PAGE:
Featured Research

from universities, journals, and other organizations

Hormone Found To Decrease Appetite And Increase Activity

Date:
April 26, 2006
Source:
Imperial College London
Summary:
New research shows how topping up the levels of a hormone found in the gut could help reduce the appetite and increase activity in overweight and obese people.

New research shows how topping up the levels of a hormone found in the gut could help reduce the appetite and increase activity in overweight and obese people.

The study now being pre-published online in the International Journal of Obesity shows how the team from Imperial College London gave injections of oxyntomodulin to fifteen overweight but healthy volunteers from Hammersmith Hospital, and monitored how this affected their food intake, and levels of activity.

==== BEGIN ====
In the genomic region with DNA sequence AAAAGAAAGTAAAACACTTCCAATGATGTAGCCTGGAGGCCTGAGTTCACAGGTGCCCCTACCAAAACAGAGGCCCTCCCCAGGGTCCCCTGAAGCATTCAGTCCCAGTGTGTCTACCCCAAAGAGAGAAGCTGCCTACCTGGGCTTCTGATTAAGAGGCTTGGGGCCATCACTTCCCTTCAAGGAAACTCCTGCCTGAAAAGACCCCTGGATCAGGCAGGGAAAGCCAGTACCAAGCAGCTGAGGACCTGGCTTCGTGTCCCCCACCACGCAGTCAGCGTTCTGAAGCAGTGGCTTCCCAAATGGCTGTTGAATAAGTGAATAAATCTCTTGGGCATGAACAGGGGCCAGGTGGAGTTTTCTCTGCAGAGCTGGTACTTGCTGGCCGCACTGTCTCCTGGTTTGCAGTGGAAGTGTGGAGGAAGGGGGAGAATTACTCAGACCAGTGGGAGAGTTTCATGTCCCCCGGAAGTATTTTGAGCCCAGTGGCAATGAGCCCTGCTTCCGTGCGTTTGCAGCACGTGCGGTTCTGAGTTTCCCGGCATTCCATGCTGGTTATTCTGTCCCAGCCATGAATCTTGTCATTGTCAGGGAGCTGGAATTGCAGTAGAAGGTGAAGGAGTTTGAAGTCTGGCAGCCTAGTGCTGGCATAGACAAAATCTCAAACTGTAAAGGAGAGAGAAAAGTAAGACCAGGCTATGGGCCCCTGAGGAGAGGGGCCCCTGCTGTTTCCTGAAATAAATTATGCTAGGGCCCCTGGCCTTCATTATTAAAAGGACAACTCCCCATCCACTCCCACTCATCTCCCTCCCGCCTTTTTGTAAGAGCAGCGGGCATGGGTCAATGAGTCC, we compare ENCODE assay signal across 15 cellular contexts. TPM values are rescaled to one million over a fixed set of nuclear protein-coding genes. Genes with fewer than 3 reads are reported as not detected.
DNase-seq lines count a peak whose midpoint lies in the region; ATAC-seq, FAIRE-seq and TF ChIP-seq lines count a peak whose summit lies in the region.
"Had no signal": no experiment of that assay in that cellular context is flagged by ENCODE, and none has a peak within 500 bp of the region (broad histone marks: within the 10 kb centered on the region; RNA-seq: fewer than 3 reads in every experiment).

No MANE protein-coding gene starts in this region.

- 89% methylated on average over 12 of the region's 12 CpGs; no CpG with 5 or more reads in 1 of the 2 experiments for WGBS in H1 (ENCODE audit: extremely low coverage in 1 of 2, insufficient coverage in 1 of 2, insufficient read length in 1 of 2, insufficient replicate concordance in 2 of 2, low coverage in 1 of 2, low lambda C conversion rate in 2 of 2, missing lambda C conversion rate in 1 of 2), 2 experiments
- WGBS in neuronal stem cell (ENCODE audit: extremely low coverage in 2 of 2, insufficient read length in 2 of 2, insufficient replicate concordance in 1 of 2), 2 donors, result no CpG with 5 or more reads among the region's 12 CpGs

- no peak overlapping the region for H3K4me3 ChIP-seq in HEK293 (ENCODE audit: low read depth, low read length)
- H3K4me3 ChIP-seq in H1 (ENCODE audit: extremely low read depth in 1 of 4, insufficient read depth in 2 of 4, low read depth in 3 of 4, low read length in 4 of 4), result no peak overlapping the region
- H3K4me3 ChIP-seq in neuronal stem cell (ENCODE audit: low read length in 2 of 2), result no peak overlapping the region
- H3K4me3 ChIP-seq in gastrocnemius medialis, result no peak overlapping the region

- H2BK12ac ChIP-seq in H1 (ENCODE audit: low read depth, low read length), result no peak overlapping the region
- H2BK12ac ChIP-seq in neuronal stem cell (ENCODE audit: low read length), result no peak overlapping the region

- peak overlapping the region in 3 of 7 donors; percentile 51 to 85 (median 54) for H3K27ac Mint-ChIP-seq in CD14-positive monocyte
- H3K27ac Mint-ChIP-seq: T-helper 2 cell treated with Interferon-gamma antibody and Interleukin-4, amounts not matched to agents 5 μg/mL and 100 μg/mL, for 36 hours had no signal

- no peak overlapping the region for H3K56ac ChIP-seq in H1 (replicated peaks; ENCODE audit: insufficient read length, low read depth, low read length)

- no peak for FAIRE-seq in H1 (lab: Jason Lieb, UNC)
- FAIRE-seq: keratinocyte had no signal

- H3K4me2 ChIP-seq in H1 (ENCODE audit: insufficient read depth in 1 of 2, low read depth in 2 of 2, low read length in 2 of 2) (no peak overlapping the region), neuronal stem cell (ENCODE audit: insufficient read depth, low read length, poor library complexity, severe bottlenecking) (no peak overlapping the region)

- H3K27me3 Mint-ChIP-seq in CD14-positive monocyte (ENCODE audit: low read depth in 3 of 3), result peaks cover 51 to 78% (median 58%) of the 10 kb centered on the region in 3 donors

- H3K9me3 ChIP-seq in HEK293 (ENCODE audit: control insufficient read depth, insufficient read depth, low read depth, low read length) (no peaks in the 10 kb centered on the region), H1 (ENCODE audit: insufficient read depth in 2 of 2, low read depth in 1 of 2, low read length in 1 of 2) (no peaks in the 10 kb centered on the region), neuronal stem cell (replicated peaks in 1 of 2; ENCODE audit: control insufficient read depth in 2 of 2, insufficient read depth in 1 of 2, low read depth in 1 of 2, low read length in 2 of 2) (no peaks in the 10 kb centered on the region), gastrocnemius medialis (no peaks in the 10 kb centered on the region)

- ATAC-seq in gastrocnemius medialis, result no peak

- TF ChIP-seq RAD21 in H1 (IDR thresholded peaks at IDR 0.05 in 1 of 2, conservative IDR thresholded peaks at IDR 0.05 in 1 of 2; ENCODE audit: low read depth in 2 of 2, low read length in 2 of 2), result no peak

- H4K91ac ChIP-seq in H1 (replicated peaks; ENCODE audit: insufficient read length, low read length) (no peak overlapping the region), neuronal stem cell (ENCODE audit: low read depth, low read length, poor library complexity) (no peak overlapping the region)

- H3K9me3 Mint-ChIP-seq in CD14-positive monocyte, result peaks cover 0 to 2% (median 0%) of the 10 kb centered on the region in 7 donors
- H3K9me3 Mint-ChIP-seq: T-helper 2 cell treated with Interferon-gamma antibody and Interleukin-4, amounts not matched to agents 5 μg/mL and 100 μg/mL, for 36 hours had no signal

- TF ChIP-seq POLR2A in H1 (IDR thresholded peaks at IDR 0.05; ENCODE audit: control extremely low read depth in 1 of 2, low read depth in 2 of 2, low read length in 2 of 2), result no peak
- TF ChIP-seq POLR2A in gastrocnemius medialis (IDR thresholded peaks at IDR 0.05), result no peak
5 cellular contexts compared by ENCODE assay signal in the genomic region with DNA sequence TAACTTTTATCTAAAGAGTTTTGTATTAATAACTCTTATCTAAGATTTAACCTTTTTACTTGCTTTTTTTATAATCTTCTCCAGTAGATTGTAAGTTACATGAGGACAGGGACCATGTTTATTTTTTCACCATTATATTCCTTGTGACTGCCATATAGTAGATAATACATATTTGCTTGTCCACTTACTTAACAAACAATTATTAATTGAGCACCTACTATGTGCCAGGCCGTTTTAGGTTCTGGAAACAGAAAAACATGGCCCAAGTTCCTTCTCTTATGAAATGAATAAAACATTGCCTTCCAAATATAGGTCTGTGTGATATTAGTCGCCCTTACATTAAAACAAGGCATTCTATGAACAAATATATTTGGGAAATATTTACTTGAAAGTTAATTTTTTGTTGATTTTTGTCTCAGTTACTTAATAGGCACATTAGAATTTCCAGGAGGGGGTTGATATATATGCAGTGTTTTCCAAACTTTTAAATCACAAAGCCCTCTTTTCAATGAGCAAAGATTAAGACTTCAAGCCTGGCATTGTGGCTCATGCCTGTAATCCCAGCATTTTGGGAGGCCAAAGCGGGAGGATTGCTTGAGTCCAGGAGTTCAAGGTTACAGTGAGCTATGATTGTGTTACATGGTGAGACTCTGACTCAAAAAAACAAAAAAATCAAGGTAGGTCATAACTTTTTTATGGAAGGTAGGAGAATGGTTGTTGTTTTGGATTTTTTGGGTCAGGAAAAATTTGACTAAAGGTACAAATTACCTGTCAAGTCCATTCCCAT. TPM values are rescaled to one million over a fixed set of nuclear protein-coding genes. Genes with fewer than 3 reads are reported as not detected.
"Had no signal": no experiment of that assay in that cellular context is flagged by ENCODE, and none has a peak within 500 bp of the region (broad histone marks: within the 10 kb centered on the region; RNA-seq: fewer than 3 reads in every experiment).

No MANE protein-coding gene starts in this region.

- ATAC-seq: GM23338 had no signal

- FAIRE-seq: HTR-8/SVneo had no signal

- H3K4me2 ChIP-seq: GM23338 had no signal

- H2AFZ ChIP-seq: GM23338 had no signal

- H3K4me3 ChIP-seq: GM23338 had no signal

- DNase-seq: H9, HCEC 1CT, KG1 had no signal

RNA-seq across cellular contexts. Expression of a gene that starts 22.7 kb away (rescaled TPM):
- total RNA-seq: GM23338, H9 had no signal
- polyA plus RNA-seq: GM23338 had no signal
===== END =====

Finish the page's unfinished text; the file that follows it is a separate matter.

Professor Steve Bloom, from Imperial College London, who led the research, said: "The discovery that this hormone has a double effect, increasing energy expenditure as well as reducing food intake, could be of huge importance. When most people diet, this produces a reduction in activity, which is probably an adaptive trait to conserve energy during times of famine. However this does make it especially difficult for obese individuals trying to loose weight. In contrast oxyntomodulin decreases calorific intake, but actually increases energy expenditure, making it an ideal intervention for the obese."

The researchers used fifteen healthy overweight male and female volunteers, aged between 23 and 49 years. The volunteers completed three separate four-day study sessions, where they self administered either saline or oxyntomodulin according to a double blind randomised trial.

After the first injection, the volunteers were given a meal, and their calorific intake was monitored. They spent the next two days in their normal environment, self administering oxyntomodulin three times a day before meals. On the fourth day, the volunteers came back to the hospital to have their energy expenditure measured.